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Gender neutral bathrooms in Cohen Hall

More than a year has passed since the Office of the University Architect announced its intention to launch a feasibility study to explore the possibility of expanding the number of all-gender bathrooms on campus.

Now, the OUA has finished the study, said David Hollenberg, who served as the University Architect for nearly 12 years until his partial retirement in June. The next steps in the expansion involve a partnership between Penn Facilities and Real Estate Services and the University's schools to reconstruct existing bathrooms, officials said.

In June 2017 the LGBT Center, under the leadership of Director Erin Cross, partnered with FRES to increase the number of all-gender bathrooms on campus, determining that more than 100 single-stall restrooms could be converted to serve all genders. 

Credit: Julia Schorr

Last June, 37 of the approximately 200 nonresidential buildings maintained by FRES included at least one all-gender bathroom. As of this August, Cross and Hollenberg said the number has increased to 55. Hollenberg said, however, this statistic is slightly misleading as it includes property-type buildings, like garages, Greek houses, and utilities, in its total. Of the 129 non-property nonresidential buildings on campus, he said roughly 42 percent have at least one all-gender bathroom. 

Funded by the OUA, the months-long feasibility studies were used to determine which academic, recreational, and administrative buildings on campus could accomodate all-gender bathrooms. 

“UPenn was trying to look at a number of single-sex single-stall bathrooms and what it would take to make them multi, all-gender from an engineering standpoint specifically,” Hollenberg said. “We’ve demonstrated it’s possible and feasible and we showed how.”

Hollenberg explained that members of his office spent the time completing conceptual designs for specific buildings and academic departments that had expressed interest in the project. He added that they also developed a standard system or “language” to make the new bathrooms more easily replicated in future buildings. The OUA will post the standard dimensions and designs for all-gender bathrooms on its website later this academic year, he said.

According to Cross, the OUA's work on the study means that Penn now has access to a template for the projects. 

"[The schools] just have to pay for construction work and the specific design for their school. I can’t stress how important this is,” Cross said.

Heidi Wunder, a FRES spokesperson, wrote in an email that the OUA, which is a department of FRES, will continue working with the schools engaged in the ongoing pilot program.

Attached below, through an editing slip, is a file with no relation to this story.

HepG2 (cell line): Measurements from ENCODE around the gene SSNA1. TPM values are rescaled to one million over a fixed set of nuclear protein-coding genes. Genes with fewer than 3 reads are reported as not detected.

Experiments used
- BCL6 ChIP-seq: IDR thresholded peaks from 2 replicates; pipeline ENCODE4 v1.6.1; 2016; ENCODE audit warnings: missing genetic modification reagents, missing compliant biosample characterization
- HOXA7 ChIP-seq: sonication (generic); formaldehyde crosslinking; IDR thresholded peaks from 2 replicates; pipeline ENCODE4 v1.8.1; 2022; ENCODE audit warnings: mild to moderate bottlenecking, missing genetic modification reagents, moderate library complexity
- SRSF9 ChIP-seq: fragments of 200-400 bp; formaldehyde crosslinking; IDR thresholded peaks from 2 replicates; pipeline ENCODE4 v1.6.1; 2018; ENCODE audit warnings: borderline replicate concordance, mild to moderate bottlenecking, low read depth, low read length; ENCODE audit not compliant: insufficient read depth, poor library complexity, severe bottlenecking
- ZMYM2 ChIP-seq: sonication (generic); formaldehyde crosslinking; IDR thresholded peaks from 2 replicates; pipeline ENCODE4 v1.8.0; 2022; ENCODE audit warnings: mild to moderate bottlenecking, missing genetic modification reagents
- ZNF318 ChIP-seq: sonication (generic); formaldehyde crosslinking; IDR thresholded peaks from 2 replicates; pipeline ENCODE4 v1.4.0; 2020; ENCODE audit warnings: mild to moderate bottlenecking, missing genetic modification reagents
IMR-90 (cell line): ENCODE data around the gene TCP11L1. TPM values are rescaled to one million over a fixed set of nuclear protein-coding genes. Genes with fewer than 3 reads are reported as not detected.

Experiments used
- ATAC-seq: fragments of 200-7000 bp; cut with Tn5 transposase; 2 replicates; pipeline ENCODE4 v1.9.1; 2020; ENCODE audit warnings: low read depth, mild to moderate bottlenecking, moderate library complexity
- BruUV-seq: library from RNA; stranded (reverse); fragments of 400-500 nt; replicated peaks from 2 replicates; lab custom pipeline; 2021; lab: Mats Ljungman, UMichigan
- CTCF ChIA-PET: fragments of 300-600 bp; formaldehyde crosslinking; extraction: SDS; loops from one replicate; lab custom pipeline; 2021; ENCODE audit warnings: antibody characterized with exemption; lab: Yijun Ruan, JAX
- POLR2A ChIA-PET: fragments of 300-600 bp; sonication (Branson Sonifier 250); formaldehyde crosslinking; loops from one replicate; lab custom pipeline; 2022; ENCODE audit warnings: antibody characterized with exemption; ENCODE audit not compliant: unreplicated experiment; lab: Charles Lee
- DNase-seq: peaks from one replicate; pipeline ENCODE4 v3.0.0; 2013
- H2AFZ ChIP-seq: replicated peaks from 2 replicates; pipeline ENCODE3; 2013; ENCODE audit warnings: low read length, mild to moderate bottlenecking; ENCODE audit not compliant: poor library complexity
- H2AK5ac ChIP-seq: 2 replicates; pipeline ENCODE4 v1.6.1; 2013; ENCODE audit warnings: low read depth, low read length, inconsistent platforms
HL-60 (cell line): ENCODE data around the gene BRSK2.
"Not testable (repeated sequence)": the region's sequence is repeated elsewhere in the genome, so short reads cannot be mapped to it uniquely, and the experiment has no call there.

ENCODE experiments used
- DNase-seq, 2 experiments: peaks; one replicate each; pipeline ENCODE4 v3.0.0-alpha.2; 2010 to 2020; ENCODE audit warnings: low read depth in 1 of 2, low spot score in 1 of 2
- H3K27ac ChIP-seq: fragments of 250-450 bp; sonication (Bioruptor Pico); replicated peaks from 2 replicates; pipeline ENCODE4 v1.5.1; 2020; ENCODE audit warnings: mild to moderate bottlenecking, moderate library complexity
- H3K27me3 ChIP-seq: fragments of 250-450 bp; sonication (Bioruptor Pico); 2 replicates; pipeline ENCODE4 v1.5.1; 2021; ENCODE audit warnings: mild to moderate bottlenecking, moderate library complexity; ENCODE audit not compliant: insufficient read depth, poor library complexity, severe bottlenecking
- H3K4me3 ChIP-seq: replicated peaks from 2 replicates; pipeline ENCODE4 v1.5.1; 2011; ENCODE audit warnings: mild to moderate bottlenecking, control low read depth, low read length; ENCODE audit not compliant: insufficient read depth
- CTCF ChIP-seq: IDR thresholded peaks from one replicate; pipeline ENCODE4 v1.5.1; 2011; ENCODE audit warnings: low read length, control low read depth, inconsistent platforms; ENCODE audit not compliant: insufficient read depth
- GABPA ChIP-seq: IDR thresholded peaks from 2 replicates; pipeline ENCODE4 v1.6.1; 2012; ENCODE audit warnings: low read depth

She added that future bathroom renovations, like all on-campus construction, would be undertaken as a partnership between FRES and schools/buildings which choose to install all-gender bathrooms. 

Queer Student Alliance Chair and College junior Amber Auslander, who uses they/them pronouns, said they “understand the difficulties” of creating more all-gender bathrooms, especially since converting bathrooms could incite pushback from some students. 

“It’s a lot of student efficacy that leads to these changes rather than the administration reaching out to us and wanting to make their students more comfortable. The situation should be considered more pressing,” Auslander said. “I do think more of an effort needs to be made to show the Penn trans communities that they are cared about and their voices are being heard.”

Some students noted that many existing all-gender bathrooms are not easily available and some are not even accessible. For example, in June, a flyer criticizing the lack of women's and all-gender bathrooms was taped to a bathroom door in David Rittenhouse Laboratories. 

Credit: Son Nguyen

“A lot of the gender neutral bathrooms are kind of out of the way, for some reason. I find that —and this goes even more for a conversation about disability activism and rights — but a lot of them are out of the way, high up, you need to climb the stairs to reach them,” Auslander said.

College junior Brennan Burns, a transgender woman who feels most comfortable using all-gender bathrooms, recounted many instances of having to go out of her way to access a bathroom. During a class that she had on the top floor of Claudia Cohen Hall, she had to travel to a bathroom in the basement. In Charles Addams Fine Arts Hall, she said, the only all-gender bathroom is on the third floor. 

“I will be fair, Penn is a much better and friendlier campus than most college campuses, but there isn’t any reason we shouldn’t try to be better and gender neutral bathrooms would improve that greatly,” Burns said. “It’s a frustrating part for a vulnerable population that the administration would rather have new construction rather than meet our needs."

Cross said the project is pushed “as far as it can go for the moment,” although she believes the creation of all-gender bathrooms will quickly snowball across campus.

“As soon as the first few [bathrooms] go, everyone will want to do it, and we’ll start converting bathrooms right and left,” she said.